While appreciating the recommendation is extremely disappointing for teams and fans, it has their interests at heart, and gives the tournament the best opportunity to be all it can be for them, all New Zealanders and the global rugby family.
The recommendation is based on the evolution of the uncertain and challenging global COVID-19 landscape. It has become clear in recent discussions with key partners including New Zealand Rugby, the New Zealand Government and participating unions, that, given the scale of the event and the COVID-19-related uncertainties, it is just not possible to deliver the environment for all teams to be the best that they can be on the sport’s greatest stage.
The challenges include uncertainty and the ability for teams to prepare adequately for a Rugby World Cup tournament both before and on arrival in New Zealand, and challenging global travel restrictions.
World Rugby can assure teams, New Zealanders and the global rugby family that the recommendation to postpone the tournament will help to ensure that Rugby World Cup 2021 will be all it can be next year for players, fans and the rugby family – one of the great Rugby World Cups.
Further updates will be issued following the Rugby World Cup Board and World Rugby Executive Committee meetings next week.
RWC 2023 Pools confirmed.
How the draw worked
As host nation, France was drawn first and placed randomly in one of the four pools. The teams were then drawn randomly from each band, starting with Band 5 (Africa 1, Oceania 1, Asia / Pacific 1, Final Qualifier Winner), then Band 4 (Americas 1, Americas 2, Europe 1, Europe 2), then Band 3 (Scotland, Argentina, Fiji and Italy), then Band 2 (Ireland, (France), Australia, Japan) and finally Band 1 (South Africa, New Zealand, England, Wales). The first drawn in each band was placed in Pool A, the second in Pool B, the third in Pool C and the fourth in Pool D.
Twelve of the 20 teams qualified automatically by finishing in the top three places of their Rugby World Cup 2019 pool. These 12 teams are: South Africa, New Zealand, England, Wales, Ireland, France, Australia, Japan, Scotland, Argentina, Fiji and Italy. Acknowledging the global COVID-19 impact on international rugby in 2020, these teams were seeded based on the World Rugby Men’s Rankings as of 1 January, 2020 and placed into the first three bands of four teams.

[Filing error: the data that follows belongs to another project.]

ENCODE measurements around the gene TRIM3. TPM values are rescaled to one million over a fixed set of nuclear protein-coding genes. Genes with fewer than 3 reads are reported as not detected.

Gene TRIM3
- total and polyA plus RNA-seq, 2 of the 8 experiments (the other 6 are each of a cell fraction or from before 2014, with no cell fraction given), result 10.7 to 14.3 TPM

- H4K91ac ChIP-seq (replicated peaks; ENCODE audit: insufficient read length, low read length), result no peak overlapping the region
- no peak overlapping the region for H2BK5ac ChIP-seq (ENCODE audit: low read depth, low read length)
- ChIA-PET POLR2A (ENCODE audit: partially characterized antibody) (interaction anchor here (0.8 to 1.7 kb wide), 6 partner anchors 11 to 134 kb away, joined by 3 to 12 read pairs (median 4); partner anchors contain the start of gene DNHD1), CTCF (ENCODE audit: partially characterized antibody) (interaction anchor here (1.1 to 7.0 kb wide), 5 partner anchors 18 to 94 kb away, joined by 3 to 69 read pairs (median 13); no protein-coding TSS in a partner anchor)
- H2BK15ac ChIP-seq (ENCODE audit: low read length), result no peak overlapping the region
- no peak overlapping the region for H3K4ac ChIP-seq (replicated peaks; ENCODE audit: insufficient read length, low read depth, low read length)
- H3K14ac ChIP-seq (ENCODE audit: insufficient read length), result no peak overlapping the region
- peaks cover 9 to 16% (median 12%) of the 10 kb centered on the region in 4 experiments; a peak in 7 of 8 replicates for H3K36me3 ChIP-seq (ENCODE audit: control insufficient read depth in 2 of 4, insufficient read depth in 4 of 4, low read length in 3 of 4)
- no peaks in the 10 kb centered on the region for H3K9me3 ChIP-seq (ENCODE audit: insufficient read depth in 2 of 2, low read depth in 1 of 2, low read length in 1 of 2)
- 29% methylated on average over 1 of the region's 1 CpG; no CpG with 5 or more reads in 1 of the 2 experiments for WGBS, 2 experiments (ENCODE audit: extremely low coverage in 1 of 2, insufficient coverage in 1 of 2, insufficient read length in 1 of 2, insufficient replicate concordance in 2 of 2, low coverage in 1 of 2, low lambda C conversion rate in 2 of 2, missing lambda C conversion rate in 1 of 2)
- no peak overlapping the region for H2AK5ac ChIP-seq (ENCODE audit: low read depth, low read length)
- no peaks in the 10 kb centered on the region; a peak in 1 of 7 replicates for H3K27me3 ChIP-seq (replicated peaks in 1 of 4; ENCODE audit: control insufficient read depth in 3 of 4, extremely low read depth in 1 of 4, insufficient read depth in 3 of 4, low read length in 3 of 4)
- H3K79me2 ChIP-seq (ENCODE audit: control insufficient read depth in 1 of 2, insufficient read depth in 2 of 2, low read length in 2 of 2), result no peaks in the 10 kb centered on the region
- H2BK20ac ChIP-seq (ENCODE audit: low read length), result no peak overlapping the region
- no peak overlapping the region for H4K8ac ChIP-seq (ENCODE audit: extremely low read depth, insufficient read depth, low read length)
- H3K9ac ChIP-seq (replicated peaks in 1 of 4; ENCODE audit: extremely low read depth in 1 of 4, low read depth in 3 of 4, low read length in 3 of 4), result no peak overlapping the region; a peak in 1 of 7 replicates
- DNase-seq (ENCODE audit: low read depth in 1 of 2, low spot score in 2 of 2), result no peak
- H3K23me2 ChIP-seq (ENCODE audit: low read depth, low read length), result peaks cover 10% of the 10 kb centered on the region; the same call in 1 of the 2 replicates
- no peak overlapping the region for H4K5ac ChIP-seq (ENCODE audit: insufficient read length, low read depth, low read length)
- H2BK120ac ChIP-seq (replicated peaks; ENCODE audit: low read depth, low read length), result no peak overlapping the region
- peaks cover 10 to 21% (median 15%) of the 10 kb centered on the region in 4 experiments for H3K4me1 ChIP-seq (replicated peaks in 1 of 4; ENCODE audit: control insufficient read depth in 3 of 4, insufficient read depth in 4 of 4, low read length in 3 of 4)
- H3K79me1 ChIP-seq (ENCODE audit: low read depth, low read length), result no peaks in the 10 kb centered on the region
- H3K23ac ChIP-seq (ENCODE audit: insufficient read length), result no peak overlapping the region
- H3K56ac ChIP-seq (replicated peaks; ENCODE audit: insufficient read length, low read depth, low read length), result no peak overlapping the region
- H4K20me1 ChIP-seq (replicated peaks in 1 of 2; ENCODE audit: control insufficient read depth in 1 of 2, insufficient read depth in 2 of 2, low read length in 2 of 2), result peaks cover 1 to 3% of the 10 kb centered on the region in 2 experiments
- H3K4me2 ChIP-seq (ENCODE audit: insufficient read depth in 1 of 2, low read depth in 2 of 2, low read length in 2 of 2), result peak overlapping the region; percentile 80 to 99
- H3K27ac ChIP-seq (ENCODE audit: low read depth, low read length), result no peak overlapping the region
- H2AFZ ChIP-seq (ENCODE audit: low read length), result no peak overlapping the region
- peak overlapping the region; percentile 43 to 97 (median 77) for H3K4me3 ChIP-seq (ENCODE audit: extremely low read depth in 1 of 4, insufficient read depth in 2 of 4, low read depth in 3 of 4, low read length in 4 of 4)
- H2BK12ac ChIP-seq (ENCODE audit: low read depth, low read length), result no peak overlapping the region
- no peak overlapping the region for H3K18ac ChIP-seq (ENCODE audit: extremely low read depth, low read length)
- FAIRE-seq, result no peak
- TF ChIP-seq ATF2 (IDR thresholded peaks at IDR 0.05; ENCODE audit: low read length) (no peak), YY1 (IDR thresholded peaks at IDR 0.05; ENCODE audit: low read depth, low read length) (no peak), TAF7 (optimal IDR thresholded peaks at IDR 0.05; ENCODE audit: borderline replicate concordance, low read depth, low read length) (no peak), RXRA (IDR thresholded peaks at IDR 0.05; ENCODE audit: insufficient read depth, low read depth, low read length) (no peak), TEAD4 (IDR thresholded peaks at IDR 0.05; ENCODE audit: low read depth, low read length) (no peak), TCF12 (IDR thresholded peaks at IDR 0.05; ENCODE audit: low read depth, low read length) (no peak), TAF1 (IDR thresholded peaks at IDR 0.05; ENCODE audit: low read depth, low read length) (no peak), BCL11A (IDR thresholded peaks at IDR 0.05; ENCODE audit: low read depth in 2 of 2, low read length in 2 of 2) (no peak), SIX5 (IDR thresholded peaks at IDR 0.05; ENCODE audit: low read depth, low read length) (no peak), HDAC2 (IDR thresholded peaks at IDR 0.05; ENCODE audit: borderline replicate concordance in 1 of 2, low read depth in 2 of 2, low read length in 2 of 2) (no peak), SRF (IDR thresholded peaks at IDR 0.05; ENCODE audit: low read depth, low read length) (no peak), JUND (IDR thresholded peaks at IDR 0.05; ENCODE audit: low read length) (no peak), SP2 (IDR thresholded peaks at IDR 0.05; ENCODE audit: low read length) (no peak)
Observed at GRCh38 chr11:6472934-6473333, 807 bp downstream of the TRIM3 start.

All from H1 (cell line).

The remaining eight teams will come through the regional qualification process and were allocated for the draw into bands four and five based on relative strength. They are: Americas 1, Americas 2, Europe 1, Europe 2, Africa 1, Oceania 1, Asia / Pacific 1 and the Final Qualifier Winner.
Qualification process set for Rugby World Cup 2023
- Process designed to promote regional strength and the best teams to rugby’s showcase event
- 12 teams already qualified owing to top three pool placing at RWC 2019
- RWC 2023 on track to be a spectacular celebration of rugby and France
World Rugby has announced details of the qualification process for Rugby World Cup 2023 in France.
Following the most competitive and widely-acclaimed Rugby World Cup to date in Japan, the qualification process is designed to deliver the top teams in the world to rugby’s showcase tournament, while promoting a genuine opportunity for all unions.
With 12 teams having secured their place at France 2023 courtesy of finishing in the top three of their respective pools at RWC 2019, the remaining eight places will be determined by a process of regional and cross-regional qualifiers. The process will conclude with a four-team round-robin Final Qualification Tournament in November 2022 to determine the final qualifier.